URBANA - Inclusion of corn germ in swine diets can reduce diet costs, depending on the local cost of corn germ and other ingredients. Recent research conducted at the University of Illinois indicates that corn germ can be included at up to 30 percent in diets fed to growing pigs.
"In previous research, we had seen that pigs do very well on diets containing 10 percent corn germ, so we wanted to investigate if higher inclusion rates can be used," said Hans Stein, professor of animal sciences at Illinois.
The corn germ used in this study came from the ethanol, or dry grind, industry, and contained 16 to 18 percent fat. This product is different from the corn germ produced from the wet milling industry, which contains 30 to 40 percent fat.
Stein's team tested diets containing 0 percent, 10 percent, 20 percent, and 30 percent corn germ. They tested each inclusion level of corn germ in diets containing 30 percent distillers dried grains with solubles (DDGS) as well as in diets containing no DDGS. They found no difference in growth performance, carcass composition, muscle quality, or backfat quality as increasing amounts of corn germ were added to the diets, regardless of the inclusion level of DDGS.
"The results of this work demonstrate that pig growth rate will not be changed by the inclusion of up to 30 percent corn germ in the diets, and feed conversion rate will not be changed," Stein said.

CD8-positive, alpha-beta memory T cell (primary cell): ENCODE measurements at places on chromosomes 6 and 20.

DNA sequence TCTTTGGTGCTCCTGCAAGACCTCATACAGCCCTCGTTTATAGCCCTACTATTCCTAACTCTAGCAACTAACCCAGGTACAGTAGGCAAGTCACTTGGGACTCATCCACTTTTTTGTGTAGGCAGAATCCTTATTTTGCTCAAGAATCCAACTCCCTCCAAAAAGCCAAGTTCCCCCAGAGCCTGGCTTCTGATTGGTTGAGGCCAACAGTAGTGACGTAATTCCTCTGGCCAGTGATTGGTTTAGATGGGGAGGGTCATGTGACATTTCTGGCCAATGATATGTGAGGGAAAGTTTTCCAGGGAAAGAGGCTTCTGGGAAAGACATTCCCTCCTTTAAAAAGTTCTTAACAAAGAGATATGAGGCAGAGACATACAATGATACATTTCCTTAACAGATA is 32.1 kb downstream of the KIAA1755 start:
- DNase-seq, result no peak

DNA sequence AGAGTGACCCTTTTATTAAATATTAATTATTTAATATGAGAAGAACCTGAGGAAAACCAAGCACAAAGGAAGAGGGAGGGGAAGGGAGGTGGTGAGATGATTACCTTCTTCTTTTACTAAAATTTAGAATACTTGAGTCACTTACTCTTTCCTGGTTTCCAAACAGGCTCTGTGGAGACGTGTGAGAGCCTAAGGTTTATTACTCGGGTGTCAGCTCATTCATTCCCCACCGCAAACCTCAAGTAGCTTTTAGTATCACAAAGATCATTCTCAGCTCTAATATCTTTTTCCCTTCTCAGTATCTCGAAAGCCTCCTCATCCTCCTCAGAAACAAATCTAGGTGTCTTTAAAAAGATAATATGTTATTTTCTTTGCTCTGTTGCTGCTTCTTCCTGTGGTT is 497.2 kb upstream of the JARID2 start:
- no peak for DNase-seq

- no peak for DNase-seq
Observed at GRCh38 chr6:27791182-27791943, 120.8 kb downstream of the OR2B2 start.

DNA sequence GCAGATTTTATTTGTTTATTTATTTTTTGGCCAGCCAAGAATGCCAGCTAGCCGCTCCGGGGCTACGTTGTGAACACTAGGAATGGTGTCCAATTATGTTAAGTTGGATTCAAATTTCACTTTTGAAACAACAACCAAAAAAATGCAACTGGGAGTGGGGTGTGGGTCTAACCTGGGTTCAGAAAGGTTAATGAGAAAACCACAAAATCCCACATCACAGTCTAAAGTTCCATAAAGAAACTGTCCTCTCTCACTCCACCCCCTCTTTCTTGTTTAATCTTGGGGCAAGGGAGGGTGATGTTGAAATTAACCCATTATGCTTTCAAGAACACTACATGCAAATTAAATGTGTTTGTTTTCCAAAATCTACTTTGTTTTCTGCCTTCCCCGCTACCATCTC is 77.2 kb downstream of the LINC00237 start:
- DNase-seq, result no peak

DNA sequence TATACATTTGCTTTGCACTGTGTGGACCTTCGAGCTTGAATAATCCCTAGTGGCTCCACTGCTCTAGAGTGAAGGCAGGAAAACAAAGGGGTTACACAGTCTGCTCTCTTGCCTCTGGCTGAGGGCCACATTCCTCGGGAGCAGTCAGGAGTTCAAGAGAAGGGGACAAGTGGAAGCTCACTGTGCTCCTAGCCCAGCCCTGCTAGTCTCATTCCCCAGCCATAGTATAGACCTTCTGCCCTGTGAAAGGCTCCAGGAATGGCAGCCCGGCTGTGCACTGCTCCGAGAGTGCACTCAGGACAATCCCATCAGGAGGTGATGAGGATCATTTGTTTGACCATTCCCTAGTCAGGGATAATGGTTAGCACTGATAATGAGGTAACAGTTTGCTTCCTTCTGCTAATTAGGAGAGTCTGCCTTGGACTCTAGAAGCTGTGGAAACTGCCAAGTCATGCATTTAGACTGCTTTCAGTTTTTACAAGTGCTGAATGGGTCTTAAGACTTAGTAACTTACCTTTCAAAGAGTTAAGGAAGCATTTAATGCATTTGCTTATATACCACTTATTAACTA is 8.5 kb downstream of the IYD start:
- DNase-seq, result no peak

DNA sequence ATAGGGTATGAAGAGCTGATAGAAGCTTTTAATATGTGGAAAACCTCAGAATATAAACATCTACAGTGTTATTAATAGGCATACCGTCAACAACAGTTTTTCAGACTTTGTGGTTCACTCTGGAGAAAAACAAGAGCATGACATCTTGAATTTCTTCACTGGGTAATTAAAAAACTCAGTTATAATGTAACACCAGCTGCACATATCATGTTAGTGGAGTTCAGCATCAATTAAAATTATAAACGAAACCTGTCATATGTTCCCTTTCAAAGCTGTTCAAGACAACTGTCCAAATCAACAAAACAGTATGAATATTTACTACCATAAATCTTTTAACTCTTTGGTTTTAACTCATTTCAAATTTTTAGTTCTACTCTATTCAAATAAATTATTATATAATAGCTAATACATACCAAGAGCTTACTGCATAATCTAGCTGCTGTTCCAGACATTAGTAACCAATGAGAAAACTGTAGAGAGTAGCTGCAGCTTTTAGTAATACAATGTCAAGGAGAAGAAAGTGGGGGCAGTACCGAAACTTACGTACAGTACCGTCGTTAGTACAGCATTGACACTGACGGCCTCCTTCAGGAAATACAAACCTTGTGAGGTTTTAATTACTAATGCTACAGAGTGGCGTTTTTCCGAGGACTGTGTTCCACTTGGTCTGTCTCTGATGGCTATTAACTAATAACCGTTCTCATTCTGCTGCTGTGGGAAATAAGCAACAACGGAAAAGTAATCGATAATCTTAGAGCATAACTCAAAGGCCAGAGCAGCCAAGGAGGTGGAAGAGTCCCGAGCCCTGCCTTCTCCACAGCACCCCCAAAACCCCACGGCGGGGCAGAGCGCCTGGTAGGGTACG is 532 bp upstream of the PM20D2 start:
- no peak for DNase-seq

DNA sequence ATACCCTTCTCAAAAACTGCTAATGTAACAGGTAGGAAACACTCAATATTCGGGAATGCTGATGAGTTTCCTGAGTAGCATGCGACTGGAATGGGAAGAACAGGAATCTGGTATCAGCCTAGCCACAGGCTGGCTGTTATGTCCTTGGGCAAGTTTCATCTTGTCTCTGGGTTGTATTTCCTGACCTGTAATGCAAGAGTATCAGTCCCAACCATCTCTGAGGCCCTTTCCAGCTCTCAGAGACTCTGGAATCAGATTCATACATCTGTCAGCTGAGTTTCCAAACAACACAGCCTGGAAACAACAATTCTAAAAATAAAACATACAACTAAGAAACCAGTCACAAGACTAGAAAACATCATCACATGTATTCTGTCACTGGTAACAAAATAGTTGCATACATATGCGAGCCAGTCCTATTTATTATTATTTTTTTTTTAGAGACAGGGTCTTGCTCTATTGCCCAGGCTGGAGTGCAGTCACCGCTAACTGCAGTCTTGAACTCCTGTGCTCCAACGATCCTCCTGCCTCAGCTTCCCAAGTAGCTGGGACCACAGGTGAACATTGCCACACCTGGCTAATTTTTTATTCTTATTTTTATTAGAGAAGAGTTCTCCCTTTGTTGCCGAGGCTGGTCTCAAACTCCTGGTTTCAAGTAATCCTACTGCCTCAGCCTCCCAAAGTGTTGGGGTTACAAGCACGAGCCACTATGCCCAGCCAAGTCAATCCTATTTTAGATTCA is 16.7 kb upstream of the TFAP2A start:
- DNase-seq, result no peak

All diets contained the same amounts of energy, standardized ileal digestible indispensable amino acids, and digestible phosphorus. Fat content was not held constant across diets; the diets containing more corn germ also contained more fat. As a result, the bellies of pigs fed diets with no DDGS were softer as corn germ levels increased.
"Producers may have to reduce the inclusion rate during the final three to four weeks before slaughter," Stein concluded. There was no effect on belly firmness in pigs fed diets containing DDGS.
Stein said that research on whether reducing the inclusion rate of corn germ in late-finishing diets would ameliorate the negative effects on belly quality might be warranted.
|Contact: Susan Jongeneel|
University of Illinois College of Agricultural, Consumer and Environmental Sciences